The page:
What Tax Professionals Should Know about NFTs and Taxes

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2021 was the year NFTs exploded, with a staggering 21,000% increase from 2020. Unsurprisingly, just as the public became more interested in NFTs, so did the IRS. NFT creators and investors are looking for guidance from tax professionals, but with no explicit guidelines from the IRS, it’s up to tax experts to interpret and apply existing tax laws to NFTs.

To help you make the best decisions for your clients, we’re covering what every tax preparer should know about NFTs and taxes.

What are NFTs?

Non-fungible tokens (NFTs) can be any type of digital item, such as a piece of art, a song, a news column, a trading card, or other collectible. Their ownership is verified and tracked using the blockchain, and they are usually bought and sold using cryptocurrency such as Ether.

How are NFTs taxed?

Since the IRS hasn’t issued guidance specific to NFTs, they are a point of confusion for many crypto traders and tax professionals alike. While NFTs aren’t technically cryptocurrency, they are blockchain-backed digital assets and face similar tax laws.

Like cryptocurrency, NFTs are usually taxed property and are subject to capital gains taxes. In some cases, NFTs may be subject to special tax rates for collectibles. And in the case of creators, profits from NFTs should be treated as income.


Creators of NFTs should regard any proceeds from the sale of their NFTs as regular income. Since NFTs are usually purchased with cryptocurrency, creators will need to keep records of the fair value in U.S. dollars of that currency on the day of sale.

If your client creates NFTs as a business, they can deduct the expense of creating and minting their NFTs from their taxable income. Income from their business will also be subject to self-employment taxes.  If creating NFTs is simply a hobby, however, your client won’t face self-employment taxes, but they also won’t be able to deduct the associated expenses.

Investors & collectors

Under usual circumstances, purchasing a tangible piece of art would not make the buyer liable for capital gains taxes. It’s only when that art is sold for a gain that the collector incurs tax liability. But because NFTs are almost always purchased with cryptocurrency, the tax implications are more complicated. 

When an NFT is bought with Ethereum or another cryptocurrency (as they almost always are), this is a taxable transaction for the buyer. The IRS regards this as converting the cryptocurrency to “real,” government-backed currency like the U.S. dollar, and then using those dollars to purchase the NFT. If the currency grew in value from the time the buyer first acquired it to the time they “sold” it to buy the NFT, the purchase would result in capital gains.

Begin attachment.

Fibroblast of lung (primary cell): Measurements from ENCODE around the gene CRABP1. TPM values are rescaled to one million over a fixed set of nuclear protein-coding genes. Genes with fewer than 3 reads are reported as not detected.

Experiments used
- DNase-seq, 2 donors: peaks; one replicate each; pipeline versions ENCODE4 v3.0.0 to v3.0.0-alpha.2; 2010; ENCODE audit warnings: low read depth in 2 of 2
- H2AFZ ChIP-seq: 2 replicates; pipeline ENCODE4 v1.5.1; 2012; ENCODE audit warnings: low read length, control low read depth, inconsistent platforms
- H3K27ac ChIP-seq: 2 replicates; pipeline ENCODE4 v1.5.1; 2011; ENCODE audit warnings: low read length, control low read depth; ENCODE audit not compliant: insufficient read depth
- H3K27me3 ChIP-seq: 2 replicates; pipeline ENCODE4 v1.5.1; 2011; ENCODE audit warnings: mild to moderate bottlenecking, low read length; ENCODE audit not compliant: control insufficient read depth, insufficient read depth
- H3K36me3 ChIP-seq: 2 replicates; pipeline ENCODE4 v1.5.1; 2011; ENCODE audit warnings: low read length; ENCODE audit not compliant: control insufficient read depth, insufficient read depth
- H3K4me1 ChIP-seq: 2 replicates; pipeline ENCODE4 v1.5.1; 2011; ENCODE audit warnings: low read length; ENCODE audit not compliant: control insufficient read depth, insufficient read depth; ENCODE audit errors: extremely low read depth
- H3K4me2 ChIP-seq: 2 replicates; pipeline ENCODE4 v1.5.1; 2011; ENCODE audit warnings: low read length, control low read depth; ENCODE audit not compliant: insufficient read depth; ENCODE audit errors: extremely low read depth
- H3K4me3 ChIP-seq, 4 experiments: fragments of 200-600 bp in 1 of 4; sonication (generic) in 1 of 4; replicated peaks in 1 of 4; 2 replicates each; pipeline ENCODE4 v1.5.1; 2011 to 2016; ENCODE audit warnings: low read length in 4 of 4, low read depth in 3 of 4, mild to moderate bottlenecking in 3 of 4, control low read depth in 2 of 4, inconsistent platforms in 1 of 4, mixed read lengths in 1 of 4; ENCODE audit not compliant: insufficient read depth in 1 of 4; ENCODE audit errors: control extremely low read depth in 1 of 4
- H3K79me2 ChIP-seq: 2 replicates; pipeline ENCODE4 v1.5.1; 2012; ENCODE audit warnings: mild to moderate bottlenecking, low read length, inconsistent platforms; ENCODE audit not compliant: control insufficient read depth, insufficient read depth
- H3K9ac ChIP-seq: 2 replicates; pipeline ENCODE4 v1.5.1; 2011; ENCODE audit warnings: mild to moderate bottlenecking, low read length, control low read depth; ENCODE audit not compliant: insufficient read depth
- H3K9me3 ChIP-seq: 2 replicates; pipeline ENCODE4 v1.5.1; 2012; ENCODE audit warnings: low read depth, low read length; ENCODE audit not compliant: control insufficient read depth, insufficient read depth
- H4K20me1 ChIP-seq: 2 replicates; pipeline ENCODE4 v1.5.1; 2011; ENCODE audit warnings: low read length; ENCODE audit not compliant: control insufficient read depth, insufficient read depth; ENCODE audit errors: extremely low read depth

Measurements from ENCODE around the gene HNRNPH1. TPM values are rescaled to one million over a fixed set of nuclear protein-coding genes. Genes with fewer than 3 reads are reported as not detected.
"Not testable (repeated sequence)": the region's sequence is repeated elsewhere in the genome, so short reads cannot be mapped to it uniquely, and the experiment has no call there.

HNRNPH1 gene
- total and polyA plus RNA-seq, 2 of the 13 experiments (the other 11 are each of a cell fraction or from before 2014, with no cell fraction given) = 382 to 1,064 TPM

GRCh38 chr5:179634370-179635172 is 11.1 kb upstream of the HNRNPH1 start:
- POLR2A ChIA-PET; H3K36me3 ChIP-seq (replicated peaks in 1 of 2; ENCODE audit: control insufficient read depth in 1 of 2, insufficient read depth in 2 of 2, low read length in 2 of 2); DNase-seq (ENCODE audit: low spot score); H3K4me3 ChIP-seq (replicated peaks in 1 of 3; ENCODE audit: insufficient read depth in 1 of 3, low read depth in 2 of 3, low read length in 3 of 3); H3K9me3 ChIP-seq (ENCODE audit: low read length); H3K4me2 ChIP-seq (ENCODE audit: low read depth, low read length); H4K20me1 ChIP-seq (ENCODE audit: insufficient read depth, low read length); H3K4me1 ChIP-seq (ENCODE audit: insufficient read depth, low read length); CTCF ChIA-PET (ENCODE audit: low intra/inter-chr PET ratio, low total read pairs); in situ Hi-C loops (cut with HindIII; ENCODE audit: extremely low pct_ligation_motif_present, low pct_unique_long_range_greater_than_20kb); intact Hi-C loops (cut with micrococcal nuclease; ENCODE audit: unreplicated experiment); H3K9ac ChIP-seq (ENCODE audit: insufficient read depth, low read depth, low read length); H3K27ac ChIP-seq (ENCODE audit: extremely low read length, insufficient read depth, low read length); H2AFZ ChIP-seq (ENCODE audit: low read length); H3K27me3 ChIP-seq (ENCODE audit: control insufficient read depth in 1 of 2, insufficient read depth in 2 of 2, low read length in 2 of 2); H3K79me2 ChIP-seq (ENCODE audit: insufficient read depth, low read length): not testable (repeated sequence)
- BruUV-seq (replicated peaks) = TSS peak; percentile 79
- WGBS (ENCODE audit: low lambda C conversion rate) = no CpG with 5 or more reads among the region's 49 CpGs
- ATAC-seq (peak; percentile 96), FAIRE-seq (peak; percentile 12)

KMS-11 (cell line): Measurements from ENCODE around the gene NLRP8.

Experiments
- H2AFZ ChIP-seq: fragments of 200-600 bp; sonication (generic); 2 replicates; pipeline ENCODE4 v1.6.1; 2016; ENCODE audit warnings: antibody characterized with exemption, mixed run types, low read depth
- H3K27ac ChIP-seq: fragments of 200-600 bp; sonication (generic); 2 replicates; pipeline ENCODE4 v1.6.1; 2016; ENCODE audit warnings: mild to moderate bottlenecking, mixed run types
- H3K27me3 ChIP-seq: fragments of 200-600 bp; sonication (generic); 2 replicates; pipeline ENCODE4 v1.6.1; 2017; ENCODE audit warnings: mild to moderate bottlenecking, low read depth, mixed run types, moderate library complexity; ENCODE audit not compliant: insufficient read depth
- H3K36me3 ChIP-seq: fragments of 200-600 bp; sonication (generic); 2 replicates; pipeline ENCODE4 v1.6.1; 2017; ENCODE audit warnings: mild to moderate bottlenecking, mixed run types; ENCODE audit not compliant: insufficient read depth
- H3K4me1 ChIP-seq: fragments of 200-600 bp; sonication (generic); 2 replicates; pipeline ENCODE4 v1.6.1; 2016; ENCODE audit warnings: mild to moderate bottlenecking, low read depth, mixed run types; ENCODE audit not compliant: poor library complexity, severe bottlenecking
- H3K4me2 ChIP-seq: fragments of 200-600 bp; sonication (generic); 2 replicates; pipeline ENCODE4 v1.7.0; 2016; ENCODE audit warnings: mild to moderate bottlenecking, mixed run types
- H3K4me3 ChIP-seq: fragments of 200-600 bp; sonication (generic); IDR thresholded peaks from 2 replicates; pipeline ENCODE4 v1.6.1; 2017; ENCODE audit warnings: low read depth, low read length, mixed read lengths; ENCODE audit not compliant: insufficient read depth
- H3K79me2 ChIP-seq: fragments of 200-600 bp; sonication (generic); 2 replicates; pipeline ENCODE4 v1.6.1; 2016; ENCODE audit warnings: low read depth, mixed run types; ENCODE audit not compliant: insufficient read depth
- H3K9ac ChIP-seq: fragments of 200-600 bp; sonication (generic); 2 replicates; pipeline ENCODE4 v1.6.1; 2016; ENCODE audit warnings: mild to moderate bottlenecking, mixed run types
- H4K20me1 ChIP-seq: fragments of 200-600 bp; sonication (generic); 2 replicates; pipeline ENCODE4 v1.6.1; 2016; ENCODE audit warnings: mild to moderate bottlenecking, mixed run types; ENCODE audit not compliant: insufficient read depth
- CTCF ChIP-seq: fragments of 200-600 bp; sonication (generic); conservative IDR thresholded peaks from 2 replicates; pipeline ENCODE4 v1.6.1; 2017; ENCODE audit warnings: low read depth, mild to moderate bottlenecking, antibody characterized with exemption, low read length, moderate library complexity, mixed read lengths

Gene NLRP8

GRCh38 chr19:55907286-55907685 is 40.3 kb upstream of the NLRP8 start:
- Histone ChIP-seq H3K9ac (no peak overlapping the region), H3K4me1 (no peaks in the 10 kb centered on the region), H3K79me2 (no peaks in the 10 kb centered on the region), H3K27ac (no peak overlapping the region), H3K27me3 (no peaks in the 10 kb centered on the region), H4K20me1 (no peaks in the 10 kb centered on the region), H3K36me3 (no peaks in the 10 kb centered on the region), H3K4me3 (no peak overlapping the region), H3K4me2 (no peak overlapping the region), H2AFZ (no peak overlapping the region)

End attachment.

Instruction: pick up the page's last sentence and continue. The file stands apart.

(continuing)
Similarly, if the cryptocurrency had gone down in value, the purchase of the NFT would result in a capital loss. Selling an NFT for cryptocurrency also results in a capital gain or loss.

Again, it’s important for clients to keep records of the fair value of the cryptocurrency at the time of sale. Their net capital gains will be subject to either the short or long-term capital gains tax or the higher capital gains tax on collectibles (see below).

Are NFTs taxed as collectibles?

The IRS regards “any work of art” as a collectible, making these assets subject to a higher maximum tax rate of 28% instead of the usual capital gains tax rate. The list of items considered collectibles also includes a catch-all provision for “any other tangible personal property that the IRS determines is a ‘collectible’ under IRC Section 408(m).”

This has created a gray area for investors and tax professionals trying to interpret how the tax law relates to NFTs. Some NFTs are art pieces, but since they are not “tangible,” it’s unclear whether they should be considered collectibles.

Tax experts are divided on the issue, with some interpreting the law to mean that nearly all NFTs are collectibles, while others believe that because they are not “tangible,” they are not collectibles. Many take a reasonable middle ground, regarding only NFTs that are works of art as collectibles, while treating all others as regular capital assets. Until the IRS offers more guidelines, the issue will remain unsettled.

As a tax professional, it’s up to you to use your knowledge of the tax code and own best judgment when determining how to treat your clients’ NFTs. Just make sure that you’ve thoroughly reviewed the IRS’s guidelines on collectibles and digital currencies and can justify whatever position you take. For more help, see our guides on Cryptocurrency & Taxes, Reporting Stock Investments, and Capital Gains & Losses.

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